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Things I Have Learned in Argentina

Now that I have been living in Argentina for almost two months, many of my friends and family are beginning to ask me what I have learned from my experiences here. Rather than bore everyone with the topics that are discussed in my classes (although I find them interesting, I am confident that many of you will not), I have compiled a list of things that I have learned, for better or for worse, through personal experiences during my time here in Mendoza. Yes, I admit, some of these happenings are incredibly awkward or more-than-slightly embarrassing, but I figure I will sacrifice my ego for your pleasure, and perhaps save those of you future Mendoza study abroad students from the humiliation that I have experienced. All of the facts below are guaranteed true until further notice.

 

Things I Have Learned in Argentina:

-If a bank says “24 hours” on its doors, it means it could be open for any of the 24 hours of the day, but not necessarily all 24 (and certainly not during the times that you need to withdraw money the most!).

-Wine is obligatory with asado. Even for my 8-year-old host sister (okay, maybe not obligatory, but she likes to take part every once in a while).

-If an Argentine student that lives close to you tells you that you can take any and every micro (bus) from the university to your house, don’t try out his advice at 9:15pm when you are by yourself and your host family is expecting you home for dinner at 9:45. Otherwise, you could end up going for a 1.5-hour bus tour through the department of Godoy Cruz, just south of the city of Mendoza.

-If you are waiting at a micro (bus) stop, and a bus that looks similar to the micros, but without a number, comes driving down the street, do not hail it. Otherwise, you will end up staring, from the front of the bus, at a private-service bus full of laughing people, and a bus driver that is trying to stop laughing long enough to tell you to get off. (I swear I am not the only idiot, a few of my IFSA friends were with me too!)

-There is no such thing as a concert without an encore.

-There is hardly such a thing as a concert with only one encore.

-If you have a difficult name to pronounce (last name, especially) in Spanish, the Argentine students will give you a new name for the semester, like Sarita Gómez, and insist that you use it when you are registering for events, or introducing yourself. If you don’t, it won’t really matter, because they will introduce you as your newly-created name anyway, and you will be stuck with whatever they come up with.

-Your ‘class schedule’ should really be called a ‘class possibility,’ for these are all of the days and times in which you may have class. If the professor decides that he/she has better things to do, however, then you will most likely find an empty classroom during your ‘scheduled class time,’ as well as an empty email inbox. If you happen to have class the following week, no mention will be made of the previous ‘scheduled class time.’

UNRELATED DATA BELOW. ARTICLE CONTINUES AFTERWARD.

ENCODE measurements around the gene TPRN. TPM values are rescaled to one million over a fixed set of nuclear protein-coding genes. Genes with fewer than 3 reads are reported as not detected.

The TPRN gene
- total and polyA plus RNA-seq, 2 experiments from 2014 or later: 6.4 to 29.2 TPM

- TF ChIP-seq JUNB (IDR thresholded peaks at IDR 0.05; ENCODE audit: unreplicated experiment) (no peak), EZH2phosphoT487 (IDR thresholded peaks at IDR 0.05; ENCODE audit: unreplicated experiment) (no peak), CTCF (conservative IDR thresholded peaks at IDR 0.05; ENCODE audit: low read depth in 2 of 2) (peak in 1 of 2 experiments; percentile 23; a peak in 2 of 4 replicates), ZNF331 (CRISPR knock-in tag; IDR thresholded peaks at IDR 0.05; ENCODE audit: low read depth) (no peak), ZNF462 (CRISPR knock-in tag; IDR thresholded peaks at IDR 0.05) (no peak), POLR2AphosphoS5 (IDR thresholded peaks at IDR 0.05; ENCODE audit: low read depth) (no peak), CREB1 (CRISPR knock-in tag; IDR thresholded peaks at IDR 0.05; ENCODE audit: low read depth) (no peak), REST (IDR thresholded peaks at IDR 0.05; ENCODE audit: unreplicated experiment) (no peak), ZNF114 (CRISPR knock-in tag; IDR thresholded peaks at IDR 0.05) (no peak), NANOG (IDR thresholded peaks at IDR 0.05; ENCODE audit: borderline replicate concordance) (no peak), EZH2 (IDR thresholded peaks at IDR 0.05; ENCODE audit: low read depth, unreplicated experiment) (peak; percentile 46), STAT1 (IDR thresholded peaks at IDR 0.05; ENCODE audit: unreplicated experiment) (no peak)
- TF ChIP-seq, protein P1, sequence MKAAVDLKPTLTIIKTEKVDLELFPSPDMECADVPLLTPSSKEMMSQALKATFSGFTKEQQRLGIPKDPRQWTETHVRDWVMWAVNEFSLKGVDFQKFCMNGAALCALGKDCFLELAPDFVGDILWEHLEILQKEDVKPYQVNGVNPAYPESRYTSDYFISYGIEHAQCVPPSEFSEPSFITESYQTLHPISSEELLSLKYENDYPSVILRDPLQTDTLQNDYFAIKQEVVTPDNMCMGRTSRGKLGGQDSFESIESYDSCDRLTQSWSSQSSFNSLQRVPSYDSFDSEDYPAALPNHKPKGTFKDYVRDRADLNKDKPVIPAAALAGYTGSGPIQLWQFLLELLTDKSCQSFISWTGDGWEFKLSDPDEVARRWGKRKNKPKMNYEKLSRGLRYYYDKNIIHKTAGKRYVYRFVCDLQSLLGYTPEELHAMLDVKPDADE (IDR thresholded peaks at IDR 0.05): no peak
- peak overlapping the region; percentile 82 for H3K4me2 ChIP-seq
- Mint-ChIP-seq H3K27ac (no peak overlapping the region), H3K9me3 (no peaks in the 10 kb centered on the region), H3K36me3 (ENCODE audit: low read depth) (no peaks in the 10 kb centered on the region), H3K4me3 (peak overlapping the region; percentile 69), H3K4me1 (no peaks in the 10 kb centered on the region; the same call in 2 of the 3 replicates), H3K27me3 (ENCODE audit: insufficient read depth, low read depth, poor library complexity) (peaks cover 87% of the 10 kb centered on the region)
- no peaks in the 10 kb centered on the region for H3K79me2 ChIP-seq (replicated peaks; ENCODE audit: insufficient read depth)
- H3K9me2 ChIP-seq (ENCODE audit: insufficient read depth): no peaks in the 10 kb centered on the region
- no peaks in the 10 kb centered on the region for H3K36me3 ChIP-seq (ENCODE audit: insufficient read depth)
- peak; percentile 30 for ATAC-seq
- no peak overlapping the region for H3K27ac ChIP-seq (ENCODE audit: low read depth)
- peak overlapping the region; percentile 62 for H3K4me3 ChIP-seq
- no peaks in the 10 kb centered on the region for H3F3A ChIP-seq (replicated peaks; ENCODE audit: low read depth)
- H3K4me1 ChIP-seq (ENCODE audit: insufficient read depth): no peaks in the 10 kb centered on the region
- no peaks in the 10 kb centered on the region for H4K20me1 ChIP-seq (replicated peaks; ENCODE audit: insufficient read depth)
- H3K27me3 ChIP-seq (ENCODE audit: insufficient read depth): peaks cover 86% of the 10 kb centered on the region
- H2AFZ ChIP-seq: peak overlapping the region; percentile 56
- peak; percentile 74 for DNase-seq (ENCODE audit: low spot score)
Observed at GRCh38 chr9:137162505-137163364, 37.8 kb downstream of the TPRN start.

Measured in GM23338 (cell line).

-I have “the strangest computer” that my host sister has ever seen. “Why in the world does it have an apple on the front?! That’s sooo weird.”

-Textbooks and original music parts do not exist here. Only photocopies. And photocopies of photocopies. Even if you haven’t quite figured out the legalities of this fact, you have to learn not to ask too many questions, or you will get blank stares and/or confused responses.

-Argentines use the word “on” (on the table, party on, etc.) and the word “time” (time to sleep, time to party, time to eat), but never do they use the words “on” and “time” in the same sentence. (okay, I lied, they use them both in ONE sentence only, but it is not grammatically correct, as there is a preposition without a prepositional phrase: time to party on.)

-Wine is cheaper than water at restaurants, because there are more vineyards in the desert than there are water sources.

-You will never hear an apology when a professor cancels class, when a friend meets you half an hour later than planned, or when your host siblings wake you up every morning at 6am because they are fighting/screaming right outside of your room, but if for some reason there is not bread on the table for EVERY SINGLE MEAL, you will think that your host mom is about to get down on her knees, start to sob uncontrollably, and beg for your forgiveness for the duration of the meal.

-According to the Argentines, every dish is lacking salt. Even if they added half of the salt container into the dish while cooking it, once it is put on your plate, it is lacking salt.

-Mayonnaise is the condiment of choice. For everything.

-Weathermen here are as good as the weathermen in Virginia. And by that I mean, I could go outside and predict the weather for next week more accurately than they could with all of their fancy instruments and atmospheric knowledge.

-Mendoza is one of the greatest places on Earth, and I think I want to live here forever.

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One Response to “Things I Have Learned in Argentina”

  1. Ginger B Says:

    I laughed so much you wouldn’t believe it, then a slight tear of joy at the end hearing how wonderful the experience is! Heading to Winchester on Sunday….

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